British Press, June 28, 1820

British Press

June 28, 1820

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Issue date: Wednesday, June 28, 1820

Pages available: 4

Previous edition: Tuesday, June 27, 1820

Next edition: Thursday, June 29, 1820

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Publication name: British Press

Location: London, Middlesex

Pages available: 18,648

Years available: 1803 - 1825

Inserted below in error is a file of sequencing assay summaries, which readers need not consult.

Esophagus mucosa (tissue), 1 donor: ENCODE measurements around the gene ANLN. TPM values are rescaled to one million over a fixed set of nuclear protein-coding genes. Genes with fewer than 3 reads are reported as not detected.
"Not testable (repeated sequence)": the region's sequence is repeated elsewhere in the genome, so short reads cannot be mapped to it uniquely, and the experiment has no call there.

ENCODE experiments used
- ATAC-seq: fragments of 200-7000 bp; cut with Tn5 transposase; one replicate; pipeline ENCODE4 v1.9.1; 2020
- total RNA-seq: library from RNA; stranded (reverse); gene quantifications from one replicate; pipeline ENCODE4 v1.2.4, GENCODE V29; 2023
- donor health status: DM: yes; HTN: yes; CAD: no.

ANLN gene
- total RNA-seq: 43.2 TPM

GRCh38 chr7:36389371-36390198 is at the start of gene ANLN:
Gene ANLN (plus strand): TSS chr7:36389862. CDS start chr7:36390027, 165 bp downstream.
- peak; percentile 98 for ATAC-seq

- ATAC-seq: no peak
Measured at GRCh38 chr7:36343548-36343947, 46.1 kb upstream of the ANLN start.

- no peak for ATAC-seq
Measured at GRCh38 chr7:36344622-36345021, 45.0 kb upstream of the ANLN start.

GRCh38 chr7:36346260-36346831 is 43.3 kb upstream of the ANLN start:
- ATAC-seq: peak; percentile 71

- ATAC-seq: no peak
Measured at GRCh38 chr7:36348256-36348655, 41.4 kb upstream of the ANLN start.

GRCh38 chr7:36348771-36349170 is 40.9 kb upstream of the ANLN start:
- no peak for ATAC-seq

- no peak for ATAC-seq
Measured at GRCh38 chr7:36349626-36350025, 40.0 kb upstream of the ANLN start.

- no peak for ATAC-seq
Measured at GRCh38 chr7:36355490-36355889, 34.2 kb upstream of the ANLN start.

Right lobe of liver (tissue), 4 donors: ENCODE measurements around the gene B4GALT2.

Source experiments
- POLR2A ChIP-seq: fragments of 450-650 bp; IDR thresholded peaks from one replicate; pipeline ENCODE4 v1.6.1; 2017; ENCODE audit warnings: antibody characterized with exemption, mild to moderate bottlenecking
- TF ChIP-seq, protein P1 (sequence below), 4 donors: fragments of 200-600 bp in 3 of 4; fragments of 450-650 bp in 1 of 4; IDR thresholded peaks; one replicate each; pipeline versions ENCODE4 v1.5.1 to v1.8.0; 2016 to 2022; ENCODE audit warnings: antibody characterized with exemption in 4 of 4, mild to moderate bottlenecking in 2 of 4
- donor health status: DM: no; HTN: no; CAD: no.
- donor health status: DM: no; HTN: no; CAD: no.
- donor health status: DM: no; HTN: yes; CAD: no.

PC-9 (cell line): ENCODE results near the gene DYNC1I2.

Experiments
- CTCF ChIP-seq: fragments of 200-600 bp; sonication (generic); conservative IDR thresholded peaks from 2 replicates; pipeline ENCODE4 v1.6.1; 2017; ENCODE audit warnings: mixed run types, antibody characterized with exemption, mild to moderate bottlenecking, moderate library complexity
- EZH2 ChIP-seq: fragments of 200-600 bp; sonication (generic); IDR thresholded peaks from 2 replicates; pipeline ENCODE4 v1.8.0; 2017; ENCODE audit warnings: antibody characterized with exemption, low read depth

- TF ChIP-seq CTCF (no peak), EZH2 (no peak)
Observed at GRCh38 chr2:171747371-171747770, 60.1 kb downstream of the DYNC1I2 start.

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British Press (Newspaper) - June 28, 1820, London, Middlesex Number 5479. LONDON, WEDNESdm JUNE 28, 1820. '^hf Vniiinj; this Tliealre^liia Eveiiiiigr, and palrooiziog the rullowiiie Emeriahimoiils. rUEATKR.ROYAh. nnxJUY-hAVK, THIS FVENING.WEDNESDAy, J.me 28, liis Wajesl-y'H Servants will perform the Comedy of WILD OATS; OR, THE STiM>LUNG GENTLEMEN. WrGeorirc Thuiiilrr, Mr. Dnwlon ; Rover, Mr. Etliston ; Uariy TtimuWr, Mr I'enlfy; Ba�ks, Mr. Powell; Ji.iili Dory, Mr. Gallif, hnrnifr G;iinniiiii, Mr. Meredith ; JUmp, Mr. Keeify, Epliraim .Sinoiiili, Mr. Mnnilen; Sim, Mr. Knight, l-aiy Amnraiilli, .Mrs. W. West; AmflU, Mrs. Kuight; Janr, Mrs. ()r?od checked and striped Sarsuets, 2*. !)d. per yard; llifbist Italian Gauzes, 2s. 8d. peryard; and as A. S. sella entirely for Realty Money, all the above Fashionable Silks �re told equally cheap.-No Patterns cut. liciifurd House, No. 11, Henrietta-street, Covenl-Gardeu. N.B.-All immense stock of the most .-lupeib India Imi-tati'.;ii Scarfs and Shawls, from Twu tu Twenty Guineas tacj. niHE LAST iinrl ONLY DAY WEDNES- X DAY, July 12, when the Lottery finishfR, and ALL FOUR PRIZES Of �.30,000 Bisides 58 other CAPITALS, .Money and Consols, MUST BE DRAWN. HAZARD and CO. Conimctnrs. 93, Uoyal Exchange Gate;!2S, Cjinhill ; and .324, Oxford-ireel, Loudon; where Warranted Undrawn Tickets and Shari's aic sclliug; also at all their Aseiils in the Country. HAZARD and Co. Shared and Sold in a recent Lottery, ALL THE PRIZJSS of 30,000!!! and in the present I.ot-tfiv, No. 2,313, a Prize of 10,000/.Cousols, besides NINE OTHER CAPITALS. 50 PRINTERS, TVI'E-FOUNDERS, PRESS^JOINERS, AND (JTHER.S. TO BE SOLD BY AUCTION, Type, Presses, and Printing MBtrriola, by Messrs. MUNN and CURTIS, on the Premises, Newcaslle.streel, Strand, on WEDNESDAY, .Inly l-i, 1820, ut Eleven o'clock, by direction of the Assignees of Messrs. Hay and Turner. THE vnlunbie Printing Material include two capital .Stanhope Presses and nppentlages, a Double-iTuKi I Pre.M, two Demy Pies-vcs, a Book Press, a Culling I'riss and PInujh, five stonl Imposing Siuu�s, with Deal ''lanils, Iron Tables and Rollers, whole and half Frames, ('li^iKts, Gnlliec, Racks, Lye and Welling Troughs, and Villous other etfecls ; logeih-r with an extensive aasurlmeot Letter in excellent condition. .Miiy he viewed two days previous to the sale, and Cata-liiaii. s had at the Jamaira Cuffee-hoose, Cornhill; of Messrs. Miiiiii an;i Curtis, Wallirook, near the Royal Exchange ; and u.i il,. I'rpinites. ^liwMATlC SPIKII^ oFv/NEGAR.-Tlris "freeably perfoine'd Liquor (the uiigiiial invention of Ml. Henry), which is of well-known efficacy in relieving 1 ""Uieiij and hrad-arbe, and in counterncting the effects of ivrriicui,-,!, rinse, or infected air, coutiuues to be prepared, '�I ihr grenlrst pprffeclioD, by Messrs. THOS. and W.M. HIMIY, MANUFACTURING CHEMISTS, MANCHES. ''I-K It is sold in London, wholesale and retail, by Messrs. I'AYLEY and BLEW, Perfumers, Cockspnr-ktreel ; and Klail, price 2b. Od. by one or more Ageuls in every principal �uoii; but it iaitoot be genuine, unless the uames of the "buve Preparers are engiaved on the Goveriiment Stamp, *'>i'h is fixed uwr tlie cork of each bottle. Projier Sjjouge "��ei are sold by Bayley and Blew, as usuiil. As ebure may also far ftarf. ���healicaifi} by a similar Stamp, HENRY'S CALCINED KIAGNEStA, in botllea at la. 9d, or with (lau itoppen al 4(. 64. ; COUNTY FiKE OFFICE, REGENT-STREET, LONDON. TRUSTEES, The Duke Of ^ORFOLK, The Duke of RUTLAND, The Marouta of BUCKINGHA>f. The Marquis of NORTHA.MPTON, &c &c. &c. And SIXIY.DIRECTORS. MANAOIl J. T. BARBF.R BEAUMOiST, Esq. F.A.S. PERSONS wliiv ci.iHiimr ui.uird in t\vi� Office Seven Years whether upon a Septennial or Annual Poliry, share the Piofita equally with theOiigiual Members, according to their resp-rlive Coutribniious. A permanent surplus Capital of 400,000/. has been subscribed by the Original Members, and they alone are responsible; hence those wlni now desire to innnre are effectually secured againfit that uncertainly and unlimited responsibility which hare been au severely felt in duciety upon (be Contribulionahip or Union principle. Returns to the amount of 20,0001. hnve been paid within the Six last Years, tu all those who have been insured $eren Years-a greater advantage In �iie P�bHilth*n has bceuhV' Iberta jfielde^lly a.i)y wclj.iiecured EilablisltmeiM. Agen^tTe appointed in all the prinrip^l towns, who'fire also AeeoU to the PROVIDENT LIFE OFFICE, fonuded oh similar principles. � -----------T-'---� BiRlTlSH FIRE OFFICE,STRAND AND CORNHILL, EESTABLISHED in 1799 for liiKUraiioe of I Houses, Buildings, Manufactories, Goods and Merchandise, .Ships, Vessels,, and other Properly, on the most equitable terms, and on principles affurdiug i>olid and permanent security to those insured. directohs, &c. GEORGE HOLME SUMNER, Es�f. MP. Chairman. WILLIAMJWARSH, Esq. Deputy Chairman. Paice 7d. DLORD. Se- Rt. Hon. ibe Vice-CIiancellor, Hon. Douglas Kinnairxl, Sir John C!oxHippitley,Birt. Sir Robert Wigram, Bart. William Agnew, Esq. Jiibn BHih, E.'>q. S. P. Cickeiell, Esq. James Henry Deacon, Esq. Francis Freeling, Esq. Charles Freeman, Esq. Neill Malcolm, Esq. Giorge G. Mills, Esq. Richard C. Plowden, Esq. Robert Taylor, Esq. John Varnham, Esq. Joseph Vt'iirner, Esq. ' James West, Esq. Rd. Williams, Esq. Solicitor. RICHARD BARNES, .Senetaiy. On Saturday next will be published, in 8va. |;rice Is. fid. No. CXIX for June, 1820, of rpHE EDINBURGH CHRISTIAN IN- JL STRUCTOR: containing a Review of the late Dr. Brown's Physio.logy of the Human Mind, and a full and accurate Report of the Proceedings and Debates of the late General Assembly of (he Church ofSc.otland. Printed forT.Cadell and W. Davies, Strand, London ; and William Blackwood, Edinburgh. In a few The Earl Liverpool said he had uo difficulty in answering the Noble Earl's question. He had conceived it a niatler of respectful attention both to the House and to tiie illustrious individual wliojie case was more immediately before theni, to propose yesterdar, after the arguments of Counsel ut the bur, that 24 hours should intervene before they would determine the )>ro4)riety of acceding to her Petition. Me had no difllicully in saying, that after the fullest consideration of all the subject, after exaininitig the proceedings now instituted in every porssible view, llie course originally (>ro-posvd Was the most titling that could be adopted, with reference not only to the iuletest of the illus-trious individual concerned, but to the demands of justice. As long as any hopes remained that this investigation could be avoided, it was his desire that the Committee shouhl not meet; but when those hopes were disappointed, he felt it necessary to id-here to the original course of proceeding. When this question Odine properly before the House, lie should then state his reasons for entertaining this . opinion. Earl Gbey then rose and said, under llie painful necessity that resulted from the anawe^ which the Noble Earl had just given to his question, he felt himself bound to submit a (notion to ibe House, for the purpose of relieving their Lordships from the embarrassments in which Ihey were involved from the course of joroceeding hitherto pursued. He ought periiaps to ufiologise to the House for presuming to set iif> his opinion in con-traJiation to their Lurdslirps' vole, and for suggesting to them the proprie.ty of reversing their solemn derision. It may indeed seent to savour of no slight degree of presuuiption were he to conceive that under such circumstances he could think of persuading them to adopt any other proceeding than that which Ihey had already sa(i(:tioned, and *hich in his mind would be more conj^tent with propriety and the dignity of their own character. He tnterlained no 8uch presumptuous notions, and however strong his feeling* may be of tht- itnpropriety and injustice of the original conrse of proceeding, yet, after it had received their Lordships' deliberate sanction, he should propose no alteration in that proceeding, if his proposition were not jiis-tified by uii alteration in the circumstances of the whole case as it stood ut present, from what they appeared when their Lords.htpa tame- to that decisron. Wheii first this subject' was submitted to the Houaei when it was piupo&ed to refer the contents of the green bagto a.Secret, Cotamitlee, various objections wer� Hi^btl.td such .a made �(tin^itfed as a party-enabled to cro��-e��ra)ne-9uclr witnesses as may be brought to support the charges, or to adduce soch � testimony as she might think necessary for repelling them. From so partial an inquiry a Refjort was to be framed, determining whether any further proceeding* outshi to be instituted. Her Majesty | most of necessity be placed in a situation of considerable disadvantage if she be compelled to, labour under the weight 6f an unfavourable Repjprl' of the Committee. Sncli would be the aypect of the c�easit uflFected her IVlajesly, hut it would well become their Lordships to reflect how such a mode of proceeding must affect the character of the House, emanating from the exercise of their judicial functions.-(Hear.)-The charge preferred against the Queen was of a iiulure tlwt if she were guilty of it, she must be held utterly unworthy of her high rank, her dignity, her life wfre at slake, nay more than life, her iiunour ai.d her chatarter. Upon this grave charge ihtir Lordships might be summoned to give judgment, and he asked them earnestly whether It would be right that they should proceed in �uch a matter with the bias which they must receive from the Report of the Committee, or if their own minds wer*" free from such improper influence, whether they eliould suffer even the suspicion of a bias, and endnnger their character by such an impres.sion upon public opinion }- It had indeed been saiil, and upon high legal authority in th^t House, that this matter could not be made ihe mbject of jodicial procedure before their Lordship.". But however .highly he may esteem the legal knoivledjJe of the Noble Lord un the Woolsack, he fboiild not, as u Peer of Parliament, standing in his place in that House, surrender his judgment to the Learned Lord's opinion.- He shoulil not enter into the legal argument with the Nohle and Learned Lord. " God knows," said the Noble Earl, " there is enough to exercise our judgments without entering into that ques. tion." But he had collected legal opinions upon this point, to which he was bound also to pay great respect, and indeed he could not think that, if the " violation of the Queen's person," ns mentioned in llie Act of Edward the Third, implied a consent upon the part of the Queen, as the best writers upon the subject contended, and if the act, when committed in England, be high treason-he could not think that the subtle dislinr-tion drawn from the circumstance of the crime's having been committed with a foreigner in a foreign country, would protect the Queen from the punishment that should follow so great an offence. This point, however, was not neces-siirily connected with his argument, for all that he now wished to maintain was, that if the crime were not absolutely high treason, it could not lie pretended that the fjouse of Common.", fitting as the grand inquest of the nation, with powers undefined by law for protecting the public interests, could not proceed against the Qo^en for such an offence as a crime committed against the head of the state, and impeach her Majesty at the tribunal of their Lordships' bar. With all his respect for the Learned Lord on the Woolsack, he must say that this respect must in the present instance be weakened, when he saw his great mind occupied about quibbles of hiw, and unable tu perceive the means which belonged to Parliament to punish so great an offence. This ought not to be considered merely as a family dispute, as a cliarge made upon the one hand, to be opposed by recrimination upon the other-f Loud cries of Hear, hear, from the UpposilioH Benches j--but, must be treated as a great offt;nce against the head of the state, and to be prosecuted like any other offence against the smne authority. Let them then hear ho more of threats, of recrimitlalion. As well might Thistle-wood justify his treason, by shewing that it was directed against an oppressor and a tyrant, as that a person charged with such crimes aS are now alleged against the Queen, should defend herself by proving misconduct in any other prrsoii.-[Hear, hear.]- But, however the House of Commons might proceed, their Lord.ihips ought to guard carefully against appearing to prejudge the cause which they might be subsequently required to decide upon in their judicial capacity. This point had, as he understood, been warmly and struogly urged by his Noble Friend near him (the Marqut* of Lans-dawn) on the first night; but circumstances had altered materially since that period, and what was then urged merely as theoretical and probable, had since become positive and certain. The Noble Earl then qberved upon the proceedings had in this case in the other House of Parliament, and remarked, that u spirit of opposition appeared in that House to the measurea of Ministers, which tlitpy found it impossible to overcome. Doubts arose there, pauses ensued, negocialioAs were coro-(nenced, adjunruinenls took place, and when even at length all liope of amicable adjustment failed, a further pottpooeioent of the matter wa� re-oolved, upon the express principle, as he was given to understand, of waiting lo learn their Lordships' proceedings. He tiad understood that it wa� there argued by a certain Noble Lord (we presume Lord Castle-reagh), emineiit /or his knowledge of the Constitution, and for the peculiar clearneiD atid distinctness witli which he usually expreiied himself npt>u any given topic, that this adjournment should lake nlac.? for the purpose of Bscertuining whether the House of Lord* would originate any judicial fj-oceeding*. It was for I hat Noble Lord' 10 shew how it would be possible for Ihe Hoode of Lords to originaie judicial proceedings before their own body-(/jear) - but such was the-ur>e that ou^lit to have been pursued in the firi-i it�taiiCP.- /'Hear, hear.)-Upon the ronlingency of ll'.eir Lord�hip� declining, to inktitnte judicial proceeil-iiiga, that Nnhle Lord declared that he would step forth a� the Queeii'a public accuser. Did not this intentiiai upon the part of a Memh�t of the Hnnse of Commons shew the probability of tlieir Lmd-sbifu being required toexercifS Iheir jiidirial fi.-iir-lions upon this subject-(Hear., hearj-miii prove how cautiously they should abstain from all jireliminary investigation The case di3'erf-d in tin respect, whether the Report nf the Coni-mittee were in fuvour of, or prejudicial lo, her Majesty. If it advised that further proceedings were necessary, it would be prejudicial to the Queen ; if the contrary, it would be prejudicial lo her accusers. In either case Ihrir Lordships ought to keep their minds perfectly free from all knowledge of the circuinsiancea ef the case, for by such means alone could tliey honestly and coiiscienliously discharge liii-ir judicial tunctioiis. Tlie altered ctrcumtlances of the case alone ought to demand from their Lordshipi to rescind a decision, which, if upheld, must be inconsistent with the principles of justice, and prejudicial lo the public interests ; but if to these altered circumstances were added the general suspicion entertained of Secret Committees by the country at large, their. Lordships would see the necessity of revi.�ing their opinion. Secret Committees were of J^te years too lonimon, and their proceedings werfe-^f a stamp so odious as to excite a general prejudice ugniiist any case which iniglu originate in such a measure.-{Hear, hear, /(eor.y-He should be one of the last men jn the fJouse to advise their Lordships to yield to factious clamour, but he trusted it would not be considered a proof of any disposition towards a base and unworthy compliance, if he said, that although the perfortt;-ance of strict ju�lice was their first duty, they were likewise bound to administer that justice in a mode not calculated to excite a suspicion of their motives, or a jealousy or distrust in liiei^ judicial proceedings,- [Hear, hear.)-The Queen of England had lately appeared before theiii to a situation to which no other Queen of England had ever brea reduced-as a petitioner at their bar for justice. Her iVIajesty entreated them that they might fiitc her case in a train nf immediate adjudication; but that they should not institute a mode of proceeding which must of necessity weigh heavy upon her, by putting into circulation for some munlfn a Report, probably injurious to her character, not upott the respootibitity other peraoiial accusers, but with all llie influence that belonged to u Committee of that House. He did not appear as, the Queen's advocate ; he knew nothing whatever of the merits of the case, nothing of her guilt or innocence. He stood there as a Member of Parliament, arguing upnn a cusewhic'h was not a party qaesiion-(Lout/ cheers from both sides)-and contending for the pure and unsuspected admioistralion of public justice. He repeated, that be should nevj^ yield to faciious feelings, but he must look n^ffi respeLt to the feelings manifested strongly by the public hc larg'', especially when he found those feelings originated in the best and purest priiicipies uf our nature, in compassion, in generosity of mind, in hatred of oppression, in a love uf justice. If these feelings were strong now, Iheir strength was likely tn he much increased in the present state a.f the question. He would not say any thing of the offence charged, but their Lordships were bound Iol reflect that Ihey stood there in Ihe highest sUiioii in the empire, that ihey boasted a long and glorious line of ancestry, were endowed with wealth and honours, and ull those particulars which generally procured respect, and were calculated, he hoped, lo maintain integrity; they ought, therefore, lo be cautious how tliey brought those higlt qualities in question, and endangered their character in public opinion.-(i/eor, hear, heur.) - He trusted be should not be deemed guilty of any wish to say any thing offentive to their Lord�hip�, but he must tell them in perfect candour, that they did not stand high in public estimation as entertaining any desire to oppose themselves in any particular to the Ministers of the Crown. In tiie House of Commons an opposition was raised to the proposed measures too powerful to be overcome, and there the proceedings are still suspended; but when the same proposition was submitted to their Lordships, ihey paused not, they hesitated not, but instantly complied with the Ministers* request. How will such an event appear in the eye of the public ? Will it not be imtne-dialely vaid, that the House of Commons have .some senile of public justice, which obliged Ministers to abandon their object; but the same proposition being made to the House of Lords, iheir Lordships wgre so entirely under the control of tbu Ministers, th|t they were content to forget their characters as'fudges, and to assume that of public accusers?-[Loud cries of Hear, hear, from the Opposition benches.)-Were their Lordships prepared to meet the effects of this contrast, and to encounter the suspicioit, he had altnost said th(�. execrations, of their fellow-subjects, the contempt of posterity, and of all parts of the world where � knowledge of the present proieedings could ever arrive? And all-for what ?-(Wear, /leaV )- What advantages or cpiiveniences were 10 be derivid frotu such a course of procedure ? He would almost consent to surrender all the points of constitutional principle; for which he had been conCend-iogi'if it could "be shpwn that any luiid or even spKcious advantBg^boiild be derived from the pro- ;